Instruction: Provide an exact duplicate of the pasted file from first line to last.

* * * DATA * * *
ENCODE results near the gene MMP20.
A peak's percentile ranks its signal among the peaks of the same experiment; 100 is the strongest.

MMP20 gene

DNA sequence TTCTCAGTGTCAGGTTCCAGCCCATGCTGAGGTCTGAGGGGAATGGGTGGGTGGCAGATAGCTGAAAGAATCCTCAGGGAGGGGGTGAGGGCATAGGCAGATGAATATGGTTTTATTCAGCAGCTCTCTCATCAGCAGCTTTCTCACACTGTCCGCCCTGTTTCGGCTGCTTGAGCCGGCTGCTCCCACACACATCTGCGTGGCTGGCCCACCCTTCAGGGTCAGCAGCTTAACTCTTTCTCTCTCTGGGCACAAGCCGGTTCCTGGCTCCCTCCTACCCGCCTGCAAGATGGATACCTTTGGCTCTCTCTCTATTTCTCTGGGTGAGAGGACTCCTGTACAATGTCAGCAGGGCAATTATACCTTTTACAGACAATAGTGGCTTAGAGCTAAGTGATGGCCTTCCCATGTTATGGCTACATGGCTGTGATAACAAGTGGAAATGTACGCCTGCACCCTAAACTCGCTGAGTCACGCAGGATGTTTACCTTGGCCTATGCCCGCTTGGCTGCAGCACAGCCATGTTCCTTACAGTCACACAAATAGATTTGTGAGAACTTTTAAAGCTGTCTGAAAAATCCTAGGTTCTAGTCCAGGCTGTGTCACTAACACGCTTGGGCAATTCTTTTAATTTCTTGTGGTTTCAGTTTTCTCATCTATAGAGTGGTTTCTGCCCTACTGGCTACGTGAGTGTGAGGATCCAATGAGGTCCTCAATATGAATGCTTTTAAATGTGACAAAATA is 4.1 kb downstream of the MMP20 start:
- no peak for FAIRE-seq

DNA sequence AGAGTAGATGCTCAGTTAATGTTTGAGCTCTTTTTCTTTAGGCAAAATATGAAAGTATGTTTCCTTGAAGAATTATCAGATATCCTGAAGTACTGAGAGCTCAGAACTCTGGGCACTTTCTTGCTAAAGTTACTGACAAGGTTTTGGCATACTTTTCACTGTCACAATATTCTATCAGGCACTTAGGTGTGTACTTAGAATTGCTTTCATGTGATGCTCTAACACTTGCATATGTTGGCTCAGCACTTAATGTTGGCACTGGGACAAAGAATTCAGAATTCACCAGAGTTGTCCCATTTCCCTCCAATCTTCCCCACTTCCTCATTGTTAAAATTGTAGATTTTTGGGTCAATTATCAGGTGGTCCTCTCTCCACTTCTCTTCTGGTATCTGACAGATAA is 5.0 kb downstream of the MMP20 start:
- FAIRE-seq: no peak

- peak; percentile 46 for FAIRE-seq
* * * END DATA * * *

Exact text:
ENCODE results near the gene MMP20.
A peak's percentile ranks its signal among the peaks of the same experiment; 100 is the strongest.

MMP20 gene

DNA sequence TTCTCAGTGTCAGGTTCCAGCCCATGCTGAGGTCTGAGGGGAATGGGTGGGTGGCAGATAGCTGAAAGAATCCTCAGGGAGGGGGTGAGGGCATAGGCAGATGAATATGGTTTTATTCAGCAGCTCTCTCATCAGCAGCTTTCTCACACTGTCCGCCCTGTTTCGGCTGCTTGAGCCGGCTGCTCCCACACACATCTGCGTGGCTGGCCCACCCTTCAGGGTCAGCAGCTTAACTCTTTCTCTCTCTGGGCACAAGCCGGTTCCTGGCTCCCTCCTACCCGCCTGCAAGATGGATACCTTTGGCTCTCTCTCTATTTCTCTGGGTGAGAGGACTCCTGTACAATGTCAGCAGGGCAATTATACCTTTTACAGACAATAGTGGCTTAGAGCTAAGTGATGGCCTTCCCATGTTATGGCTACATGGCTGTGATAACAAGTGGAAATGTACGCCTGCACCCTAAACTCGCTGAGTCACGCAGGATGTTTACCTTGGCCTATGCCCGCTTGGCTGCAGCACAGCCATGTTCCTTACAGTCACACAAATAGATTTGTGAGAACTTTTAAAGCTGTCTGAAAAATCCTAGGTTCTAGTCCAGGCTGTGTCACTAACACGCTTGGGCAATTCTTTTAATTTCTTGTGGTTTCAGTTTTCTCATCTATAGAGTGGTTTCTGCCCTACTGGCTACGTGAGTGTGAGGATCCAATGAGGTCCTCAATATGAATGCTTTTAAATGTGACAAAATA is 4.1 kb downstream of the MMP20 start:
- no peak for FAIRE-seq

DNA sequence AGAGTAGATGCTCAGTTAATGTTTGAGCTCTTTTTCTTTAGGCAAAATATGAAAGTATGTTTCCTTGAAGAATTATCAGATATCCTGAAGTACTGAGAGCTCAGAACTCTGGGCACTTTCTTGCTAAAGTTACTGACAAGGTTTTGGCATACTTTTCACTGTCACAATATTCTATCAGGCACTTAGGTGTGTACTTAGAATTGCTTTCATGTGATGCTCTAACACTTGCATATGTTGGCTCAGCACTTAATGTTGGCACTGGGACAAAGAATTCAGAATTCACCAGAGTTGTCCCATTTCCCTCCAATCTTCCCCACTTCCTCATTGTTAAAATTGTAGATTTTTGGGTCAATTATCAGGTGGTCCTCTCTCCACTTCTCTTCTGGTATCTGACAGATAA is 5.0 kb downstream of the MMP20 start:
- FAIRE-seq: no peak

- peak; percentile 46 for FAIRE-seq